Twilight alumnus Taylor Lautner makes his debut as a leading man in an action film. Abduction puts Lautner in motion and never goes very far wrong as long as he remains in motion.
The buff teen werewolf of Twilight plays a young man who has his world upended and finds himself on the run when enemy agents attack his home, and the people he knew as his parents aren't who they say they are. In the opening minutes, we meet Nathan (Lautner), a studly wrestler in high school, constantly tested by his strict and martial dad (Jason Isaacs), nurtured by his more understanding mom (Maria Bello).
If only they knew how he "surfed" on the hood of a pal's pickup, how he gets blotto at teen beer busts. Dad finds out and punishes the kid with more mixed martial-arts training. No wonder the boy's in therapy. Sigourney Weaver is there to listen.
A class project with his elusive, unavailable neighbor (Lily Collins) sends them to a missing-children Web site. They find a toddler photo of Nathan, reported as missing. And in asking about that, the teens trigger an explosion of revelations about Nathan's past and a desperate escape that sends boy and girl on the lam, with no idea of who is after them or who they can trust.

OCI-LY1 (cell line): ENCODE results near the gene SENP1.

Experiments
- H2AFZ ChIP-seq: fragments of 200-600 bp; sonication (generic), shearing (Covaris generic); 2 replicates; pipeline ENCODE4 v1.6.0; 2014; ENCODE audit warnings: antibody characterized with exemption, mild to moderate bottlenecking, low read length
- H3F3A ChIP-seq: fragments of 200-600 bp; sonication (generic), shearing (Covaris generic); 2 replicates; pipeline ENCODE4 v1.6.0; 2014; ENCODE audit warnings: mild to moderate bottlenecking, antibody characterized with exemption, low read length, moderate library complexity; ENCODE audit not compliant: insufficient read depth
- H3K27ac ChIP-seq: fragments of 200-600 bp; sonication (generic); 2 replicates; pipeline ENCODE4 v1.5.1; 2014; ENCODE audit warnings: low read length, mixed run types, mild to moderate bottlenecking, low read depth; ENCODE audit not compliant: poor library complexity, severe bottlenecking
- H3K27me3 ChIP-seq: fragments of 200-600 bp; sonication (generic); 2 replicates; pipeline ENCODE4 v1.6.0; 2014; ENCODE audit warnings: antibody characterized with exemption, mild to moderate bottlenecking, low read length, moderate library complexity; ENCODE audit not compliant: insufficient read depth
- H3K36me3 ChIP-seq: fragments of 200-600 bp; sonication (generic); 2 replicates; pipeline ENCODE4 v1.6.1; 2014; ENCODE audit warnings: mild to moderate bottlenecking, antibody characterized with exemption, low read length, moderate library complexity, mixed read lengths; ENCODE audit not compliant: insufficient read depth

Nathan fights — and struggles to outsmart — the folks chasing him: Michael Nyqvist of The Girl With the Dragon Tattoo and Alfred Molina. Lautner, who came of age in the obscenely successful Twilight films, struggles to make his acting as effortless as his fights. As Nathan, he asks his mom, "Are you my mother?" Compare his stone-faced asking of the question with Bello's rich, warm, alarmed way of playing the reaction: "You don't understand, baby. It's complicated."
Director John Singleton is more concerned with the fights and chases than the human interplay between his attractive young leads. Collins, daughter of singer Phil and a future Snow White, manages moments of pathos. "Are we going to die, Nathan?" Lautner remains impassive.
But the script and Singleton see to it that Molina's performance delivers a light touch, and the younger players never let us lose the sense that we're dealing with young people who don't know how to process all the information that's thrown at them. Lautner seems in over his head because that's the way Nathan should react.